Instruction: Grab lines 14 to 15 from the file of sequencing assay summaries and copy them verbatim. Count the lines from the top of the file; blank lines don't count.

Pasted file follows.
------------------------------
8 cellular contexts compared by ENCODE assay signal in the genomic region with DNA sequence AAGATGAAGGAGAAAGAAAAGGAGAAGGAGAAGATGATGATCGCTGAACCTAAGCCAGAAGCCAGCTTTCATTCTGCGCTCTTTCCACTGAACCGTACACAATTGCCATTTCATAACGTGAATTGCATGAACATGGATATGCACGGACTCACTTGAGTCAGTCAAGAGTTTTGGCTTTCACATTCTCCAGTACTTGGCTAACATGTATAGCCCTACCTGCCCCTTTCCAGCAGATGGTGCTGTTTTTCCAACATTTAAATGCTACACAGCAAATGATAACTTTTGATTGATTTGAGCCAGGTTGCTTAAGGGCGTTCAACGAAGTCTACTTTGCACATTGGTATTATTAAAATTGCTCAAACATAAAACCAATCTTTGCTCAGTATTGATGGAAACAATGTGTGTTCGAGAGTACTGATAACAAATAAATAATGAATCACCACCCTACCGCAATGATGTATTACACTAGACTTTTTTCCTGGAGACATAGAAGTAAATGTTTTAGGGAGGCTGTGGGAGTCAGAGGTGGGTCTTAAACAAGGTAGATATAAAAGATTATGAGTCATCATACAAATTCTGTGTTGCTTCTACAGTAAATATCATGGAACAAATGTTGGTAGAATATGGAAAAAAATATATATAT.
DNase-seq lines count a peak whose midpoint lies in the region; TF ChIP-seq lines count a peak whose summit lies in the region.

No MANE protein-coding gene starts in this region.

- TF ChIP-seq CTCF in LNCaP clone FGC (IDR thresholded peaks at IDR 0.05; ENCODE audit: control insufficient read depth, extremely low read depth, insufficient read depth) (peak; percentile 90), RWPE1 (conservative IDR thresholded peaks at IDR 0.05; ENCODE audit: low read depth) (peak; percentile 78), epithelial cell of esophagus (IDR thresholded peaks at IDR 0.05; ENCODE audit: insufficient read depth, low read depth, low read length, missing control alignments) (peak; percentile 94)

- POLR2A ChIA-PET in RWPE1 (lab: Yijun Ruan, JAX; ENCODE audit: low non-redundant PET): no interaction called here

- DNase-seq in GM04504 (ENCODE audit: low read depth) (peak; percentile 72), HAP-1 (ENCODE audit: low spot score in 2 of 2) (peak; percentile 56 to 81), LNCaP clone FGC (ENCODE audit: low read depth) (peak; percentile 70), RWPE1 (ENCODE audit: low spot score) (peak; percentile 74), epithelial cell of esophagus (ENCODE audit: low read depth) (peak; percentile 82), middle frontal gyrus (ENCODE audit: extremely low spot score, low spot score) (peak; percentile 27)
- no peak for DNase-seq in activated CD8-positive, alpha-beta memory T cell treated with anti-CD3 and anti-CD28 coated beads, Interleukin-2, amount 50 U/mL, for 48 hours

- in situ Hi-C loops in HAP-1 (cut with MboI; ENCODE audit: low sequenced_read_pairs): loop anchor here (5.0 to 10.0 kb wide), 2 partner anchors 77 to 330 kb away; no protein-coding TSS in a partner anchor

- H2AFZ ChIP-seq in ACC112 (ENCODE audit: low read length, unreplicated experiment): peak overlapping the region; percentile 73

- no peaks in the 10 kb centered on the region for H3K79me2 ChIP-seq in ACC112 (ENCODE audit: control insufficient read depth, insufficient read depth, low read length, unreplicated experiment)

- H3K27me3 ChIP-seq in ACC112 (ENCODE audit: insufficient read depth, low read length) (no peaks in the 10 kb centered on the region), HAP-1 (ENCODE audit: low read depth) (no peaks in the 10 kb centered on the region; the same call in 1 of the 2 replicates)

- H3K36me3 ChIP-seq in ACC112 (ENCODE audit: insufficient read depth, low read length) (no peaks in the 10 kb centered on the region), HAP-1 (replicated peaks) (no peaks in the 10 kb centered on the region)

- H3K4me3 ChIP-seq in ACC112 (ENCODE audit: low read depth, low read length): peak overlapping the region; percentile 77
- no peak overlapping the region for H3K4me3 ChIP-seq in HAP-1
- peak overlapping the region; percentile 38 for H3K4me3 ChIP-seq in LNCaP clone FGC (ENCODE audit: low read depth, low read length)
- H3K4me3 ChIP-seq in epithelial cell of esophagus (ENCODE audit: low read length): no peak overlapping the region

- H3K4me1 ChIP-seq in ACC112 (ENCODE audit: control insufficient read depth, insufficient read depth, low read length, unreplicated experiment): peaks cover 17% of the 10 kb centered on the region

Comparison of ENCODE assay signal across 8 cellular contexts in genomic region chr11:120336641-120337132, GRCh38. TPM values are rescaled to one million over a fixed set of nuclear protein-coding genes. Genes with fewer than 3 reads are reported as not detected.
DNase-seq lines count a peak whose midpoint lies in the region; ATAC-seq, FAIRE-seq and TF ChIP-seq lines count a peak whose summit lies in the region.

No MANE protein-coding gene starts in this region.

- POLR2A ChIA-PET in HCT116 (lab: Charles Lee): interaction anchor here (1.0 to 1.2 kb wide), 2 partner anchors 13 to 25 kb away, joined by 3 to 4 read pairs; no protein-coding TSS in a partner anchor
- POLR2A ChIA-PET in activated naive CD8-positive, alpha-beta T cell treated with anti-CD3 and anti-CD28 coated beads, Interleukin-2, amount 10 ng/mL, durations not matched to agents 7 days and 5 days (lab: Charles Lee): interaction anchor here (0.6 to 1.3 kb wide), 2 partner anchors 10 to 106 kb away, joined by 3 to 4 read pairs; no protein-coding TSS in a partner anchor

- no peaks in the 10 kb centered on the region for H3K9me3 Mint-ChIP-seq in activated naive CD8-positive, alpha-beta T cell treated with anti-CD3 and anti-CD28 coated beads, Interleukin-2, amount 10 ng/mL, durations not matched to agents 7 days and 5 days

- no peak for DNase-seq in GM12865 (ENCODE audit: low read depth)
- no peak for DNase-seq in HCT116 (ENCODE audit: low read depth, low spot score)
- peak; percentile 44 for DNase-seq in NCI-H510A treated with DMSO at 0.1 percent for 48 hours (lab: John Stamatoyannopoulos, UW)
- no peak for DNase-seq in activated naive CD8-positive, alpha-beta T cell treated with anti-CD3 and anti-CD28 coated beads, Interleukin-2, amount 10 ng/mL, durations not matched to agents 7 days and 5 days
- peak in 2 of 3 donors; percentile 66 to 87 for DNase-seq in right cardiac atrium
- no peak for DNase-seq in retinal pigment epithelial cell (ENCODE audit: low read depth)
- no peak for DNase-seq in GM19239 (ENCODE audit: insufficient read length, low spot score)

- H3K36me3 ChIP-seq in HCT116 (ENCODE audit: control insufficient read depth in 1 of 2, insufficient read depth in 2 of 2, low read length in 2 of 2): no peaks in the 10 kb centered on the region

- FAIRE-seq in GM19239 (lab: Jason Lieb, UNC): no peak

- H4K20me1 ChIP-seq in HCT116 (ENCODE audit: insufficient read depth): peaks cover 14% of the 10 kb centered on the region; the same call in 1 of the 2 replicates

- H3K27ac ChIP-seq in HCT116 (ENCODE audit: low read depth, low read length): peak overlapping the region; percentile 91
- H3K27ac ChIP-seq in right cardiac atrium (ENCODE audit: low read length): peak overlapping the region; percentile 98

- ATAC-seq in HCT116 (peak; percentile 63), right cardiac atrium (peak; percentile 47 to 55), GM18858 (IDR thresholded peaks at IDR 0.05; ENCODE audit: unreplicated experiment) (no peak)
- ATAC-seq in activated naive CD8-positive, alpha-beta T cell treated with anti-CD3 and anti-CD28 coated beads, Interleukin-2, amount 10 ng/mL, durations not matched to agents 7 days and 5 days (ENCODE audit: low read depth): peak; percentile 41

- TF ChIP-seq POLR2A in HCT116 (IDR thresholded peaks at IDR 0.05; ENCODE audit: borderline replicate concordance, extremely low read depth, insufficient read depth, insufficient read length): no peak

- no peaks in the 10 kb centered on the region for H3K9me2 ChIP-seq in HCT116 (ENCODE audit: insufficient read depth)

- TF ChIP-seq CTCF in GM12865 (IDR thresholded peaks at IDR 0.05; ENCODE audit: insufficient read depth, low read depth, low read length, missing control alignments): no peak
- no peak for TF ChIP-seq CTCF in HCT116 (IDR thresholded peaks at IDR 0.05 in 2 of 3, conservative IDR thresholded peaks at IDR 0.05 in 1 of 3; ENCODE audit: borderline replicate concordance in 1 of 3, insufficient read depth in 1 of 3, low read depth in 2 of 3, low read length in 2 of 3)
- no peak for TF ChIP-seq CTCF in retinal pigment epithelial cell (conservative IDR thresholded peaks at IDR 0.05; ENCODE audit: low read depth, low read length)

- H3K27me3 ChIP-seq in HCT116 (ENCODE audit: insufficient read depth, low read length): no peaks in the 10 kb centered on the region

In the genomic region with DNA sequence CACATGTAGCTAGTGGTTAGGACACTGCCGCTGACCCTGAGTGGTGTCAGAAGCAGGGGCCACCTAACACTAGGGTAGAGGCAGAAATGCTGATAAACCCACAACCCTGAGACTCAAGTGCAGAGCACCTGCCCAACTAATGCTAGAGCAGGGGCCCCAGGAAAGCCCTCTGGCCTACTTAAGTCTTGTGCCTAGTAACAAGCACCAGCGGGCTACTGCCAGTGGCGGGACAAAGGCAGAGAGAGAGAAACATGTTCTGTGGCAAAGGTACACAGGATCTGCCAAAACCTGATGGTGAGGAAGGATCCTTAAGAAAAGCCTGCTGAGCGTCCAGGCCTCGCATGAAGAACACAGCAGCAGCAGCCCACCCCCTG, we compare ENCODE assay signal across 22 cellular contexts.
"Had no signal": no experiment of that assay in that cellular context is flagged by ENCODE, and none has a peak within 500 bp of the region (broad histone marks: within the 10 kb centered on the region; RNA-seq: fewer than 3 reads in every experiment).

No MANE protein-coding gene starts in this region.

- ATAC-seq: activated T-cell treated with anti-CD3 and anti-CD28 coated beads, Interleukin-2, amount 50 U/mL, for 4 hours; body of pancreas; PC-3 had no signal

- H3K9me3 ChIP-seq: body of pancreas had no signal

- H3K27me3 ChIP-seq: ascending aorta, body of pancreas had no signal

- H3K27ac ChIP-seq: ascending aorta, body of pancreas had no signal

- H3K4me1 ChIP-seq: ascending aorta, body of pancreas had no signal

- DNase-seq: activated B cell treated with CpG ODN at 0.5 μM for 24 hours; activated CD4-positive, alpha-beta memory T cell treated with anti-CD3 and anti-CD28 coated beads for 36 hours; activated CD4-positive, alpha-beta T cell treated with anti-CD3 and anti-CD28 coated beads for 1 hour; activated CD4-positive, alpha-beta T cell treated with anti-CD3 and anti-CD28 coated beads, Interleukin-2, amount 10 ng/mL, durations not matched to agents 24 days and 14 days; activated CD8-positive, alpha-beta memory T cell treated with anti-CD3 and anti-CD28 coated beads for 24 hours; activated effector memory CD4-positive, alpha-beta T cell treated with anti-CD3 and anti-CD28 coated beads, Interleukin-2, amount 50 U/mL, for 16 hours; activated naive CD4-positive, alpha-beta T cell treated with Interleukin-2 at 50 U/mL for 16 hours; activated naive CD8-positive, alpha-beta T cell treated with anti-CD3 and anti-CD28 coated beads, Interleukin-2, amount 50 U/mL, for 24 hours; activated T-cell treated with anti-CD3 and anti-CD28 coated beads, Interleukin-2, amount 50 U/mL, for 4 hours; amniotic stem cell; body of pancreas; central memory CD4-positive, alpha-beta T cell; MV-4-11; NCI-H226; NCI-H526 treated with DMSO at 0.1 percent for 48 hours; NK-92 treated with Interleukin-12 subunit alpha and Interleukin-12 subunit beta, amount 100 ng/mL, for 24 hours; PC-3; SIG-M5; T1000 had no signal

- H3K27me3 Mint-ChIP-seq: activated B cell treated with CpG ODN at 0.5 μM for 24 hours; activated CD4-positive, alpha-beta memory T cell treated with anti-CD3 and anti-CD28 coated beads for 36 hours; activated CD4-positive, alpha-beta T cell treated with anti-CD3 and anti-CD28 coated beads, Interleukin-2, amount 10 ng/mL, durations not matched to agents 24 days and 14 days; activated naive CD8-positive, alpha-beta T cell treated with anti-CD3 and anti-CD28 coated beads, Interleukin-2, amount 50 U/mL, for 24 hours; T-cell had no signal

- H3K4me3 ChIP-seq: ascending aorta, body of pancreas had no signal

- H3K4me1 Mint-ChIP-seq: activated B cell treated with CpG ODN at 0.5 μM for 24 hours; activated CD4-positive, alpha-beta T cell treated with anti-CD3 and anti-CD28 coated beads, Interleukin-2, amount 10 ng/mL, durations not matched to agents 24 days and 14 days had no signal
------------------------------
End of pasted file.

- no peak overlapping the region for H3K4me3 ChIP-seq in HAP-1
- peak overlapping the region; percentile 38 for H3K4me3 ChIP-seq in LNCaP clone FGC (ENCODE audit: low read depth, low read length)